Friday, 20 February 2009

Tophill Low

This morning we went to Tophill Low nature reserve. There was quite a lot of high cloud and we didn't see the predicted sunny spells, but it was a mild day and wonderful for a winter walk. Tophill Low is a purpose-built nature reserve around water treatment works owned by Yorkshire Water. There are two deep water reservoirs (called 'O' and 'D' reservoirs due to their shape), ponds and marshes with islands, reed beds and wooded areas. The diversity of habitats attract a range of bird species (150 are regular in the reserve) and also dragonflies and other insects. There is a visitor centre (now in need of some refurbishment) with a viewing area into a bird feeding station next to a pond and a meadow. There are 12 hides, several of them accessible to wheelchairs (and pushchairs!).
The feeding station was busy today and we had a good look at rabbits chasing each other, a great spotted woodpecker, chaffinches, goldfinches, greenfinches, dunnocks, moorhens and blackbirds. The kids were entranced (the rabbits, specially, were a hit!)
 The mashes were teeming with birds and we saw a range of species. We walked around the 'O' reservoir and the various ponds around it, and also had a look at the Watton Nature Reserve.
A large flock of lapwings takes flight from South Marsh East
Little Grebe
Flowering gorse

The day's bird list:

1. Little Grebe. South Marsh East (SME)
2. Cormorant. Watton Nature Reserve.
3. Greylags.
4. Canada geese.
5. Shelduck. SME.
6. Mallard.
7. Wigeon. SME.
8. Shoveler. SME.
9. Pochard. SME.
10. Tufted duck/scaup?
11. Buzzard. Flying over Car Park.
12. Kestrel. Watton village.
13. Pheasant. Around visitor centre
14. Moorhen. FS.
15. Coot. SME.
16. Lapwing. More than 100 flushed from South East Marsh.
17. Redshank. SME.
18. Black-headed gulls. Bev rd. one carrying something, others chasing.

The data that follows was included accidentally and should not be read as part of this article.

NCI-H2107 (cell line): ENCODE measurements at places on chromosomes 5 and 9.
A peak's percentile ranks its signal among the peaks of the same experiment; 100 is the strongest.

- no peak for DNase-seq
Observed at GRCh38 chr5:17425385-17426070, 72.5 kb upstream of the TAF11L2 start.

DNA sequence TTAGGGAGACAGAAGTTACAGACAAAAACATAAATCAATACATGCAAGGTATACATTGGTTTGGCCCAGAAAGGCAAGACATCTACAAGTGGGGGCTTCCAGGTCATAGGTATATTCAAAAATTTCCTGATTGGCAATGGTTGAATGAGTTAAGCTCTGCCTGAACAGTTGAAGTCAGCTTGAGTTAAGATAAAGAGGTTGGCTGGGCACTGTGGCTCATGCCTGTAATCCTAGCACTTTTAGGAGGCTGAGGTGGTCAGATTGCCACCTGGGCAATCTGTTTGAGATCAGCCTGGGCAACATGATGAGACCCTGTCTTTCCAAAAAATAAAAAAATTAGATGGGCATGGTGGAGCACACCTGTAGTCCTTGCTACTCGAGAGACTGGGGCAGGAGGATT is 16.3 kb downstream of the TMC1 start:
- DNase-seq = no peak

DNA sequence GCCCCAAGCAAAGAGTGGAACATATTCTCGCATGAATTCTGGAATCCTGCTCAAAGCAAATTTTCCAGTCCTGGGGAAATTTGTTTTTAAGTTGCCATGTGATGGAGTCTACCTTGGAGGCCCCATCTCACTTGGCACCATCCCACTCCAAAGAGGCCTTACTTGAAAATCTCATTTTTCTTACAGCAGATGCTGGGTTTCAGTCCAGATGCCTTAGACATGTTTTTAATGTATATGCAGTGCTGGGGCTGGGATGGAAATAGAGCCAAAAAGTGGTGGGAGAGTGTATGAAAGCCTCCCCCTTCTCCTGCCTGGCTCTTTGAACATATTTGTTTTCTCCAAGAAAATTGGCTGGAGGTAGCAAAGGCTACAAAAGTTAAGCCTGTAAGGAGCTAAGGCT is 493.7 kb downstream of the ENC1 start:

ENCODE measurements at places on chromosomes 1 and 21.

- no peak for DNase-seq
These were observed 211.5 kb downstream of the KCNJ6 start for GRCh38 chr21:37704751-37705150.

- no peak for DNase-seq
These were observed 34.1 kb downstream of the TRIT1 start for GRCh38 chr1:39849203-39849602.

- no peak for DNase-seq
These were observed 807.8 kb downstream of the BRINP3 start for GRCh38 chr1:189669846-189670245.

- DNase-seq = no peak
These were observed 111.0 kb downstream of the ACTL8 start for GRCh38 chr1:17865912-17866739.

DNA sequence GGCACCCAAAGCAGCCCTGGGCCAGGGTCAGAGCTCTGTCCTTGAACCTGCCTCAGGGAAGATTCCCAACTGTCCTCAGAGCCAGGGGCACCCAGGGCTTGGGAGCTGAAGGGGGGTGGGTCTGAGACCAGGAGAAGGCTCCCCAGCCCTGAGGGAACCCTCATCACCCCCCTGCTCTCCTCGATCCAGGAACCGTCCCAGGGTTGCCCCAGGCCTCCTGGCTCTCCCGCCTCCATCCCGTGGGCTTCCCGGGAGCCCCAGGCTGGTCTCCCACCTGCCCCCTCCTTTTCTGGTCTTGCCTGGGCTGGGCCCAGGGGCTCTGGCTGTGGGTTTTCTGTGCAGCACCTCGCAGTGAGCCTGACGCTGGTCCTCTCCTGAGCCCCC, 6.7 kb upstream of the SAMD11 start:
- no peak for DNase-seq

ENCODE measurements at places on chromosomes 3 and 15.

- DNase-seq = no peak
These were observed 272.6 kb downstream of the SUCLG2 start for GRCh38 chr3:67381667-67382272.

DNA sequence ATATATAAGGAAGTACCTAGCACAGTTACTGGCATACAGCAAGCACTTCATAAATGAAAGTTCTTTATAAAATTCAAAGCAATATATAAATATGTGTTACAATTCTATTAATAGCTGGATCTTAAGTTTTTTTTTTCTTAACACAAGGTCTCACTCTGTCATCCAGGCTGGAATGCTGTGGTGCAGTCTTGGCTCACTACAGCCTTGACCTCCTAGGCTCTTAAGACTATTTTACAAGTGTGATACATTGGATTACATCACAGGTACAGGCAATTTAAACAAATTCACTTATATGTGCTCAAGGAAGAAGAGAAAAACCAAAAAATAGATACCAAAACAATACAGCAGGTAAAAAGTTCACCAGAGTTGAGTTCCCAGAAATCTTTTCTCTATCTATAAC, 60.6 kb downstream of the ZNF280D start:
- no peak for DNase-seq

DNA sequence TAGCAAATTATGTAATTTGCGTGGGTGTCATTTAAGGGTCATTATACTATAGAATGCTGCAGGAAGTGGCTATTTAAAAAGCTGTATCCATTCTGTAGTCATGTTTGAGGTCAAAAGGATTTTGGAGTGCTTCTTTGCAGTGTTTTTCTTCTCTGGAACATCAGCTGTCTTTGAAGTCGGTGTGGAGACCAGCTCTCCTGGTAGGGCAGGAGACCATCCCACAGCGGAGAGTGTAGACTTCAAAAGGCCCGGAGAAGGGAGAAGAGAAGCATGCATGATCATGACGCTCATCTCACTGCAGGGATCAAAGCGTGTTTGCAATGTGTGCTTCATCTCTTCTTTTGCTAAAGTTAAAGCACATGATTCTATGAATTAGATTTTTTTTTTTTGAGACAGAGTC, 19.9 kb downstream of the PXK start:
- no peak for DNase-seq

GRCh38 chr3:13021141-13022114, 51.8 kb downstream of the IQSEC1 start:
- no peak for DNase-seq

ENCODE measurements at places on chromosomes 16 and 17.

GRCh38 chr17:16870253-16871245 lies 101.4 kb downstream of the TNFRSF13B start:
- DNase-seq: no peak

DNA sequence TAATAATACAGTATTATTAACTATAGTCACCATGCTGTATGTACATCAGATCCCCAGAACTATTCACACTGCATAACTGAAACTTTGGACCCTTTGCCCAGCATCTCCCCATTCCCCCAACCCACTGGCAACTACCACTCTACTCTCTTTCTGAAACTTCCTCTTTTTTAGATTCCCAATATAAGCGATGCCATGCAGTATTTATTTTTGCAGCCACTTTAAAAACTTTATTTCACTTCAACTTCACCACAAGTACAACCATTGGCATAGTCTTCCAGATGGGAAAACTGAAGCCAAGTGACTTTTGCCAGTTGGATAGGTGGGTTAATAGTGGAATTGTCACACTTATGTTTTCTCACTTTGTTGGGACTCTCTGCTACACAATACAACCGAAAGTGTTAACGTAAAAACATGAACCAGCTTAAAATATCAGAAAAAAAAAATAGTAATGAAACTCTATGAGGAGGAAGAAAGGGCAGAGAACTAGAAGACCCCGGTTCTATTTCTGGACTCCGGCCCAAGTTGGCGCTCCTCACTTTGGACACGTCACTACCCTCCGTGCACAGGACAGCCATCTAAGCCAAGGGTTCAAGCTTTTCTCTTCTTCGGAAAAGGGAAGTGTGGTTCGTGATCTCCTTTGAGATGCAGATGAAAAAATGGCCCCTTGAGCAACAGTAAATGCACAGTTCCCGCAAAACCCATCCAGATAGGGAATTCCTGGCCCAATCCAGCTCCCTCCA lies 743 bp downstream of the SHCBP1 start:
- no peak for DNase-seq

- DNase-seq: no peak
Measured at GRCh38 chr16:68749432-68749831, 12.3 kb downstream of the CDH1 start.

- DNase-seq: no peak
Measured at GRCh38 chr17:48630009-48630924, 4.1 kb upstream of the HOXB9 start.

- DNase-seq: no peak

19. Woodpigeon. Visitor centre.
20. Collared doves. Singing, one carring stick in Dunswell.
21. Green Woodpecker. Laughing in flight, pair.
22. Great Spotted Woodpecker. Feeding Station (FS).
23. Dunnock. FS
24. Robin. singing everywhere.
25. Blackbird. FS. Also, when we are leaving a singing male from the aerial in front of the house.
26. Song Thrush. FS. Eating of the meadow.
27. Long-Tailed Tit. FS.
28. Coal tit. FS. Feeders
29. Great tit.
30. Blue tit.
31. Magpie. Roundabout.
32. Rooks on nests Woodmansey.
33. Tree sparrow FS.
34. Chaffinches. FS.
35. Greenfinches.FS.
36. Goldfinches. FS.

The Reserve's website, including a map, at Yorkshire Water.

View Larger Map

Monday, 16 February 2009

Humber Bridge Country Park in the snow

After lunch we head for a walk in the Country Park. There is still quite a lot of snow in places, although it feels mild. In the field next to Riverside Cottage, Mistle Thrushes and Redwings feed. We have taken some bird food with us and when we get to the feeding station we put some on the feeders. Almost instantly several Robins fall around us and start eating, followed by Blue Tits, Great Tits, Dunnocks and a pair of Blackbirds. A Song Thrush, oblivious to this frenzied activity, keeps singing enthusiastically from the top of a nearby tree. The Song Thrush singing and the leaves of the Lords and Ladies seem to be the only signs of spring today.
Robin on a feeder
Snowy meadow
Lords and Ladies fresh shoots
To help you get there:

View Larger Map